In 1805, the digging of a canal was completed. It ran for three and half miles from The River Hull right into the heart of the East Yorkshire village where Simon and I were born and raised. The chief sponsor, Mrs Charlotta Bethell, imagined the canal would be a shrewd investment - bringing in coal and taking out grain and other agricultural products.
Of course, the canal has not been used for commercial purposes in many decades. But it is still there as a leisure asset. It attracts many anglers and near Sandholme Bridge - show below - there is a caravan settlement. A public footpath runs all the way to The River Hull where the canal meets the river at Leven Lock.
At the village end of the canal there were two substantial warehouses. One was built to receive coal and the other housed grain and other crops ready for transportation by sailing barges. One of those warehouses has now been converted into a private residence and it has been lowered. Annoyingly, this project caused the public footpath to be diverted for a couple of hundred yards so you no longer get to see the old canal basin. Here's an iron boss I spotted on the side of the former warehouse - as you can see, it is dated 1825:-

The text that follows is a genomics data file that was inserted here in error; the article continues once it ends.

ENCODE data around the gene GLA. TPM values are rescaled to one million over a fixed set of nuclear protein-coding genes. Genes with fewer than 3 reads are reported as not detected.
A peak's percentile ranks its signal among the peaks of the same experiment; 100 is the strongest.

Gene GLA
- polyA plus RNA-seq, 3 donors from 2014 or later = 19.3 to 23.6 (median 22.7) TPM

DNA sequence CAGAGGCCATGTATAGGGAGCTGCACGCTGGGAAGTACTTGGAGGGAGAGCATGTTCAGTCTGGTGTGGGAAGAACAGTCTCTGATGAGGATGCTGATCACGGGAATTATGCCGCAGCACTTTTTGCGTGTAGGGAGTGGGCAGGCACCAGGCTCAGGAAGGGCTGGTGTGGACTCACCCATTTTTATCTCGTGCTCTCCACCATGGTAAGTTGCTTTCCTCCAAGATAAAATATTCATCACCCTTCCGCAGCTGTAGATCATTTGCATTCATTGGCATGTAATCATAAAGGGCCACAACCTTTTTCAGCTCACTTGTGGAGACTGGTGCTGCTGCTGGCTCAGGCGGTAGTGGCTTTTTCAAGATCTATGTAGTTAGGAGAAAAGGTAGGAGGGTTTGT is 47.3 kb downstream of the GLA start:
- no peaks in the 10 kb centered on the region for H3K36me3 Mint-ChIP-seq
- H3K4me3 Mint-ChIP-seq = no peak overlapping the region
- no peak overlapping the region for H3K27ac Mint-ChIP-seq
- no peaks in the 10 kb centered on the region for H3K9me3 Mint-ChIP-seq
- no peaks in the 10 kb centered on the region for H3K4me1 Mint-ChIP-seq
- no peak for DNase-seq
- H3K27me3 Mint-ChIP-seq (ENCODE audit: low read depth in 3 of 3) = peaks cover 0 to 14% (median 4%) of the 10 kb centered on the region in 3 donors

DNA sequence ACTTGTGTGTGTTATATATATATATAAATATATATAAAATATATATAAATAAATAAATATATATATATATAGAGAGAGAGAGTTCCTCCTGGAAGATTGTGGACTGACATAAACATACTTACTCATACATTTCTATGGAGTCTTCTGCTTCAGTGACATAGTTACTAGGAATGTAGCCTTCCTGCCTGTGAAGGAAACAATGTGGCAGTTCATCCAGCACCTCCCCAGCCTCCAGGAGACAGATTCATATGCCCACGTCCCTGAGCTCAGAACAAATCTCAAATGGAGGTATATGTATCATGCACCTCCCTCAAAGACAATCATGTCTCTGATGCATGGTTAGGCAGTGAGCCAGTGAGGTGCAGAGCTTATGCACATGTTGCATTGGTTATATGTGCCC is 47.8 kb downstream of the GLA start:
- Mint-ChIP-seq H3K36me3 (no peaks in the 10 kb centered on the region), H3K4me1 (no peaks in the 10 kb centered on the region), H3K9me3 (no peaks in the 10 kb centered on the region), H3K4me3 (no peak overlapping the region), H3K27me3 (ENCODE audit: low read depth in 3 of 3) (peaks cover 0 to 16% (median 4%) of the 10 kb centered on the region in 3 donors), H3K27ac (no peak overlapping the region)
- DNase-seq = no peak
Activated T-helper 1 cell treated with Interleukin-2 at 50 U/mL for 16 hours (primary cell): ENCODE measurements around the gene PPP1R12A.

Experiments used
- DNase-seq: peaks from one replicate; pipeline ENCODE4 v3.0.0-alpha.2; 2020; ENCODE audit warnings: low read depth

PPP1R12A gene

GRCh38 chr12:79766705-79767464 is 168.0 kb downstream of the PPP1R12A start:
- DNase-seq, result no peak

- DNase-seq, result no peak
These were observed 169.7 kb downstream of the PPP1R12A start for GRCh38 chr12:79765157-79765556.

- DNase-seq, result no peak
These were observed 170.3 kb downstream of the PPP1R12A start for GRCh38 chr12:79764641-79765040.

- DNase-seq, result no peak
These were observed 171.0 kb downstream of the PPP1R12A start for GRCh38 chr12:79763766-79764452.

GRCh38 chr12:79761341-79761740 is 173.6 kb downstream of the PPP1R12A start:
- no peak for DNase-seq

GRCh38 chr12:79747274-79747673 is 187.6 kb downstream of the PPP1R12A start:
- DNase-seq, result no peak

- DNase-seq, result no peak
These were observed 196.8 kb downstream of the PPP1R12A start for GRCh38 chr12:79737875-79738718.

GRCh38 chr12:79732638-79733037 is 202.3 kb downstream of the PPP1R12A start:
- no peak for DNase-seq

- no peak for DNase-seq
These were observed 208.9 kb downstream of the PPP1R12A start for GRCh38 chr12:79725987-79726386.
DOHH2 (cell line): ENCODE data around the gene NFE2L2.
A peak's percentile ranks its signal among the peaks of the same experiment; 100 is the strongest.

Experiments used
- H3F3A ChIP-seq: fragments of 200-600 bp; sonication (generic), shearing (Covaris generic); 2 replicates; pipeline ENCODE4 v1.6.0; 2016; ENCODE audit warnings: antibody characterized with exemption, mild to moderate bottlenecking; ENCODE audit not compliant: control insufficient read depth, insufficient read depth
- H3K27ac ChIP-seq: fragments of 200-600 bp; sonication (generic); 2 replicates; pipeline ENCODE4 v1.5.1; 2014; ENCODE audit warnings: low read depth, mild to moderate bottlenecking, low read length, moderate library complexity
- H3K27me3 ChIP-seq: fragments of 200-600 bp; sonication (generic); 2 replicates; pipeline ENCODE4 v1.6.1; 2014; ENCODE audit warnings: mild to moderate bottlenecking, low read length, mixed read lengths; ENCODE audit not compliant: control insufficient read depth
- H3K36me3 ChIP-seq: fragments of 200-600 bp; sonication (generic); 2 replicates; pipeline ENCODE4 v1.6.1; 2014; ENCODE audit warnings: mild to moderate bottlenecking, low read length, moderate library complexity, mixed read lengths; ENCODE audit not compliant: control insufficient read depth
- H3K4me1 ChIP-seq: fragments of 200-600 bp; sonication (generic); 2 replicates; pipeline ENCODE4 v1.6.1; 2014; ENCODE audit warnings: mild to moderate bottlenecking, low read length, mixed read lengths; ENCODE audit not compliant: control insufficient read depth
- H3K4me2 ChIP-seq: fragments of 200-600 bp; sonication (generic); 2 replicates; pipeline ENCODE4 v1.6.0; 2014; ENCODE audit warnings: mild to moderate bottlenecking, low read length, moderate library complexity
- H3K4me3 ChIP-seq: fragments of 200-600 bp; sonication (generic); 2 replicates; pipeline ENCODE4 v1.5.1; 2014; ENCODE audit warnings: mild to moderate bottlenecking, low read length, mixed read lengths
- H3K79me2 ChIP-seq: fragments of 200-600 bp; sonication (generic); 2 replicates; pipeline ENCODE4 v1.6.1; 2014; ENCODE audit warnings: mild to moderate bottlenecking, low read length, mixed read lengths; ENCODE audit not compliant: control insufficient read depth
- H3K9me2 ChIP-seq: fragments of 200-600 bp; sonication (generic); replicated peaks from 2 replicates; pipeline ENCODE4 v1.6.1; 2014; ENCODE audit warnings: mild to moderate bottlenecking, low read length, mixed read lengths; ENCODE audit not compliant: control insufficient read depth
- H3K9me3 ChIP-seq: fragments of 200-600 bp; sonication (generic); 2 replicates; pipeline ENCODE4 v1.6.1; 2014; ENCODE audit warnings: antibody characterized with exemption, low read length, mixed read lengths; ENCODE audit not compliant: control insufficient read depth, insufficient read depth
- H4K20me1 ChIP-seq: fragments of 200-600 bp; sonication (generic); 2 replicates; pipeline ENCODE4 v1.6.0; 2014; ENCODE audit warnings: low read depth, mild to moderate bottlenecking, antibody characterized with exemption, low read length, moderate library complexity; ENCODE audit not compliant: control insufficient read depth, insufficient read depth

When we were boys, the canal was like a playground.for village children. We swam there, pinched rowing boats, observed swans and other water birds, fished, noticed water boatmen and caddis flies and we chucked green algae around or built primitive dens. Legendary pike fish swam below the lily pads. The very name "pike" was enough to send a shudder up your spine.
Later, when we were teenagers, there was canoodling to do and I had my first puffs of marijuana "reefers" down there too.
For the first time in many a long year, I walked alongside the canal on Friday evening. Memories flooded back of happy childhood days. There was not enough time to walk all the way to Leven Lock and turn back. Near the point where I did turn back, I saw a gap in the hedgerow and this view of a lone tree on Harrison Hill though Ordnance Survey mapping has labelled it Bracken Hill for some reason. It was never Bracken Hill to us.